COMMENTARY

Social Media a Must

Oregon wine industry embraces online presence

By Stephanie Hofmann

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Social media has become a staple of our society with millions swiping through their day, seeking the latest information. No longer just a place to keep up with friends and family, it has developed into a one-of-a-kind peek into the lives of popular celebrities or a way to follow organizations and brands you like. The Oregon wine industry plays an active role in this media phenomenon, even if it took a while.

Oregon wine didn’t initially jump on the social media bandwagon with the exception of a couple Facebook pages, primarily because the people in the industry thought more about making the wine than selling it.

“People got into the industry either to make wine or grow grapes,” Linfield College Professor Jeff Peterson said. “It never really occurred to them that marketing is needed to sell wine, much less social media”

Over the past five years, social media has boomed in the wine industry, too huge to ignore. Facebook, Instagram and Twitter are now the standards for any winery with an online presence.

“[Social media] can build a deeper connection and maintain the relationship that was built face-to-face,” said Matt Wieland, Fullerton Wines’ communications/wine club manager. “It’s an invaluable way to continue to communicate beyond that bottle someone just had.”

Although Facebook started as the primary account for many wineries, over the last couple years, Instagram has become the latest go-to. With its focus on images, this platform represents the new trend in wine social media use.

“The visual element tends to pair beautifully with our industry,” Wieland said. “We love to story-tell and doing that through images makes it more authentic.”

Authenticity becomes one of the major challenges for wineries trying to tell their story through social media. Managing these different platforms is a full-time job, and owners or winemakers don’t have the time to send a post every day. This gap led to the trend of hiring an in-house marketing team or consultant agency to help.

The in-house positions possess the rare opportunity to engage daily with the family running the winery while setting aside the time for strategic posts. They work around the clock during harvest, or at the dinner table with the owners, in order to experience the winery’s story.

“Nothing can replace that face-to-face interaction that occurs in house,” Wieland said. “There is a level of authenticity achieved leading to a more accurate voice. That’s tougher to do when someone isn’t at the winery every day.”

However, when in-house marketing teams need help with the latest changes to social media use, consultants step in. They spend their days focused on creating strategic social media.

“A consultant is really an extension of the marketing team that keeps up with all of the changes,” said Brooke Huffman, owner of The Social Sip. “Our main purpose is to help maximize the impact of social media and calculate the results.”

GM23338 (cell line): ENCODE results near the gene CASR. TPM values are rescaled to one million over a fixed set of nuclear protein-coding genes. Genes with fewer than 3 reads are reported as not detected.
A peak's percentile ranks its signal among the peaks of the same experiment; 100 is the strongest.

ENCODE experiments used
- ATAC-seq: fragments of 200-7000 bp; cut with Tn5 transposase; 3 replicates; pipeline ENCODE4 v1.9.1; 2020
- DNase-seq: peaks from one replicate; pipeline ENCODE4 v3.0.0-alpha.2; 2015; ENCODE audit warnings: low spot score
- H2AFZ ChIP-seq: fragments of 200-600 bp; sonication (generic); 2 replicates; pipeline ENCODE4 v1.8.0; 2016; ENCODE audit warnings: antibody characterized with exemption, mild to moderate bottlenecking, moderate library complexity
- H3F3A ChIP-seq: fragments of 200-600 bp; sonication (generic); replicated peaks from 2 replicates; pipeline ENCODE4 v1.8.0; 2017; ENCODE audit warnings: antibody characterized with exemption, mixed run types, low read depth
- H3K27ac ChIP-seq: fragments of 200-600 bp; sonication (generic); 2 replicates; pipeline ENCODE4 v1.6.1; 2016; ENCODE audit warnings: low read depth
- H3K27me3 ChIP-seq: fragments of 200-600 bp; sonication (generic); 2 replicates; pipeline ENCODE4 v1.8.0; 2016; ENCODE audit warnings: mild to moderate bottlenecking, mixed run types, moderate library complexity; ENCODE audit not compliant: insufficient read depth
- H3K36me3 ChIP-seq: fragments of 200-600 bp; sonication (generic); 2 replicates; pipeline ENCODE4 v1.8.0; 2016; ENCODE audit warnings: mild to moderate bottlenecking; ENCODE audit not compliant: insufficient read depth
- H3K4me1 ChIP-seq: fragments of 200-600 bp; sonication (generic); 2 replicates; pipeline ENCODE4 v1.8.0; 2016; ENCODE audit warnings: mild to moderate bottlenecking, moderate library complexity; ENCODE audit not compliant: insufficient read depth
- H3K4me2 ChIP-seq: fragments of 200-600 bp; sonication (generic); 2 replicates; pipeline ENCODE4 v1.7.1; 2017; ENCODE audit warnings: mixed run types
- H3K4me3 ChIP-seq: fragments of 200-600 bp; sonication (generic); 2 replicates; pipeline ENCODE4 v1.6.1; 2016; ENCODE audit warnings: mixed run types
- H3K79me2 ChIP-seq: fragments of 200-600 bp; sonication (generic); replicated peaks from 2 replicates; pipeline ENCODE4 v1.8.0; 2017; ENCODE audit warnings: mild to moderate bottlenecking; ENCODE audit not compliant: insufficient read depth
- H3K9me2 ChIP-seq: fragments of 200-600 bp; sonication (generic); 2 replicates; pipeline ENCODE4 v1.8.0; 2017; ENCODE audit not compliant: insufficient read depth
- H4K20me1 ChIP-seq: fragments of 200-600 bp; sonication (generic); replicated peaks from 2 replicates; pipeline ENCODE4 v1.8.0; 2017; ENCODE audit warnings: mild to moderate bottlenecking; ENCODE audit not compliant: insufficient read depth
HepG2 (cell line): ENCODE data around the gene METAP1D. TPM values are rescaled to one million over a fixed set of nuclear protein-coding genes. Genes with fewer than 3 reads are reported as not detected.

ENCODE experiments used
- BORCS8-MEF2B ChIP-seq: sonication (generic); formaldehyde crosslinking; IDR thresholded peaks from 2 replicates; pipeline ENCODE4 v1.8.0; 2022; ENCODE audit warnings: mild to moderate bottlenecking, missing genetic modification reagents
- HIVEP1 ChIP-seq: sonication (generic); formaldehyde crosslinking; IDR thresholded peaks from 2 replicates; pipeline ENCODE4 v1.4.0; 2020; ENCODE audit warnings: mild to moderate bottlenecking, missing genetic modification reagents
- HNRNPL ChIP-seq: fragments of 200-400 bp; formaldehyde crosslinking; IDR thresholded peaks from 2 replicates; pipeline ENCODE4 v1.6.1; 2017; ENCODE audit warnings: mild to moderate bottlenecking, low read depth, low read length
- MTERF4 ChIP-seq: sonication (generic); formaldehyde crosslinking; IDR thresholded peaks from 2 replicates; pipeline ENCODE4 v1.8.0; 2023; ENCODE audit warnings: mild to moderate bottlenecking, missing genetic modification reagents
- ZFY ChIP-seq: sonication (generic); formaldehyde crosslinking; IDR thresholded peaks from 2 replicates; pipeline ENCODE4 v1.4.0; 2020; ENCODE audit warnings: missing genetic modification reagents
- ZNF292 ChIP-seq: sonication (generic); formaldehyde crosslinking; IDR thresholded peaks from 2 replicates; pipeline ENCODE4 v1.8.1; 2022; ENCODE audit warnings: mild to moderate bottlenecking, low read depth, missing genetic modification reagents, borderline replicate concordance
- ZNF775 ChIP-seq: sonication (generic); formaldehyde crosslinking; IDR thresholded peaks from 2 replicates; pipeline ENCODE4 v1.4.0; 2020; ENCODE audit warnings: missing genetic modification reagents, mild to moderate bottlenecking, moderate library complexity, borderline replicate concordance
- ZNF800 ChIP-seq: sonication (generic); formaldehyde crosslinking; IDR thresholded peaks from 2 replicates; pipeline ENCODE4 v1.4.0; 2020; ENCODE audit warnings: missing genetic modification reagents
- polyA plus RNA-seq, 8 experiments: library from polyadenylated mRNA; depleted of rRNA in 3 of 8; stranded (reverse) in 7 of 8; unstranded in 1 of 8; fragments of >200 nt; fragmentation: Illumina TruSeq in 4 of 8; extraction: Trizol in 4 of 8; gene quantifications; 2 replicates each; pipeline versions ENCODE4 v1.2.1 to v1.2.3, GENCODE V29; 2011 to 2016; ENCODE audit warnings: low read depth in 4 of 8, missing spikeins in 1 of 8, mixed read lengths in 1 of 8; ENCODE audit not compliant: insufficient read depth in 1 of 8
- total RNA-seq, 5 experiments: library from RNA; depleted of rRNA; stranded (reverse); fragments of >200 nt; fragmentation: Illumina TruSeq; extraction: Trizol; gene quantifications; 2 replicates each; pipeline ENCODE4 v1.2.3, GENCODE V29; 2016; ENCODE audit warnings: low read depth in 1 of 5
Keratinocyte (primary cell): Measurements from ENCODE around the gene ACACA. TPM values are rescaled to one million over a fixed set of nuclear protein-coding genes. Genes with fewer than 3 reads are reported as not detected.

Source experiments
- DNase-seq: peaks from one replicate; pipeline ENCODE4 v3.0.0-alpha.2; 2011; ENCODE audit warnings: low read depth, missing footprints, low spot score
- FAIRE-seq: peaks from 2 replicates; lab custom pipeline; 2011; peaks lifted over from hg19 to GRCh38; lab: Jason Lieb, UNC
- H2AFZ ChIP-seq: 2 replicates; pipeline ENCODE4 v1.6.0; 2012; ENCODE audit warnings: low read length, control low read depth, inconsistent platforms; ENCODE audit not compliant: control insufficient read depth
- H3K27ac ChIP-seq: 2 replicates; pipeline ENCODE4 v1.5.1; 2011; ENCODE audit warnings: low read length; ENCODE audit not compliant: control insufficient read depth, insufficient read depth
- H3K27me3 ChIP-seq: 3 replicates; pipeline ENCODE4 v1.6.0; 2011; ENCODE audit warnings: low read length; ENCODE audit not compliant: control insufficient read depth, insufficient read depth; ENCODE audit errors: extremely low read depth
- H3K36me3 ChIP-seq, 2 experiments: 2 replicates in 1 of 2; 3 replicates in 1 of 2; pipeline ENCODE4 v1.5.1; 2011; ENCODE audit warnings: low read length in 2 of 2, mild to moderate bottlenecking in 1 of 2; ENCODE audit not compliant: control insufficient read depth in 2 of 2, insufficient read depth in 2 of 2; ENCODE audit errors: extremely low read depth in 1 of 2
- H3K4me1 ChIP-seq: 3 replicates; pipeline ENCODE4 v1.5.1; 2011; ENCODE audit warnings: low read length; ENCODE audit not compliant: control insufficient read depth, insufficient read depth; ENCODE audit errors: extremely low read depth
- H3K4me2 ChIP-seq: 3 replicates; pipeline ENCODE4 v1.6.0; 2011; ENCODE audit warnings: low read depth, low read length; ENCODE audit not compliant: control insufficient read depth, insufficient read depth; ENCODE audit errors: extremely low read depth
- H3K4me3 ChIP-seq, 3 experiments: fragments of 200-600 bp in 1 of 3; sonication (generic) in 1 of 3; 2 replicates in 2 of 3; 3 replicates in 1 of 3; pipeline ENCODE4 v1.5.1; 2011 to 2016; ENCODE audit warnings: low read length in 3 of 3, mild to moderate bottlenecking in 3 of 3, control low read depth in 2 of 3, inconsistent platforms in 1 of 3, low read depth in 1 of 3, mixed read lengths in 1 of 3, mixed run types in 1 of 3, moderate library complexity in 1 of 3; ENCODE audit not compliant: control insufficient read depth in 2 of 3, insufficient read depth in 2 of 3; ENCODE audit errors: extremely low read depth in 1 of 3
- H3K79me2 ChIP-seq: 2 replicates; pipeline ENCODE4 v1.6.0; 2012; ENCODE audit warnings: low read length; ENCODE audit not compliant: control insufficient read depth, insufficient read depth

For those who fully commit, social media provides unique opportunities to communicate with customers regularly, developing personal relationships with the winery and could even help people decide on new places to go wine tasting with sites like Yelp.

“[Social media] can help a winery get to the on the top of the consumers mind,” explained Brian Richardson, owner of Vinbound Marketing. “Creating interesting content on social media can be a positive experience for both wineries and consumers.”

Limitations exist to this media super power, such as its competitive atmosphere, the lack of commitment to new platforms and the hard-to-measure impacts on wine sales. Although, the biggest challenge, by far, is the overflow of posts occurring without strategic planning.

“It’s so cluttered that you have to always be putting the best content forward to get through all those other posts and get them to notice your content,” Huffman said.

These drawbacks could make any winery wary of these platforms, but with the right guidance, it can really make a winery grow. It does, however, take more than social media to sell wine. In this case, a quality product.

“[A winery] can’t make crappy wine and sell it because of their social media in Oregon,” Richardson said. “They still need a good product and that personal tasting room experience to be really successful.”

The future of social media is a bit unclear because of its ever-changing nature, but it’s certainly going to continue as a vital connection for wineries and consumers. One thing is for sure, that the wine industry in Oregon needs to adapt and find new ways to engage with their audience to stand out in this ever-digital marketplace.

Stephanie Hofmann is a freelance writer and recent graduate from Linfield College, who enjoys telling the stories of the wine industry.

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